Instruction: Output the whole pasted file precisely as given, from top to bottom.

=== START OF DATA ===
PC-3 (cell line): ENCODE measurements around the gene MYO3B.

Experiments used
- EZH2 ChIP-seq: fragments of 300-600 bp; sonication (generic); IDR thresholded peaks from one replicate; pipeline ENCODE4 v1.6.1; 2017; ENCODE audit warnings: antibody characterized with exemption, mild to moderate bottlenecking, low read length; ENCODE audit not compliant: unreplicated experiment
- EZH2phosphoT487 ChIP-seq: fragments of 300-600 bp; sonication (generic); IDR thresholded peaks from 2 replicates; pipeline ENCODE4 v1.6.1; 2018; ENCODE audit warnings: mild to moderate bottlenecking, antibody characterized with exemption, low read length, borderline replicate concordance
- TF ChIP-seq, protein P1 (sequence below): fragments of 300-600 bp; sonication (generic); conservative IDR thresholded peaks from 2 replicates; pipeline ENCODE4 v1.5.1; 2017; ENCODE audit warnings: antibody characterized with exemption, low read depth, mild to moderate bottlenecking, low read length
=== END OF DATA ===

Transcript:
PC-3 (cell line): ENCODE measurements around the gene MYO3B.

Experiments used
- EZH2 ChIP-seq: fragments of 300-600 bp; sonication (generic); IDR thresholded peaks from one replicate; pipeline ENCODE4 v1.6.1; 2017; ENCODE audit warnings: antibody characterized with exemption, mild to moderate bottlenecking, low read length; ENCODE audit not compliant: unreplicated experiment
- EZH2phosphoT487 ChIP-seq: fragments of 300-600 bp; sonication (generic); IDR thresholded peaks from 2 replicates; pipeline ENCODE4 v1.6.1; 2018; ENCODE audit warnings: mild to moderate bottlenecking, antibody characterized with exemption, low read length, borderline replicate concordance
- TF ChIP-seq, protein P1 (sequence below): fragments of 300-600 bp; sonication (generic); conservative IDR thresholded peaks from 2 replicates; pipeline ENCODE4 v1.5.1; 2017; ENCODE audit warnings: antibody characterized with exemption, low read depth, mild to moderate bottlenecking, low read length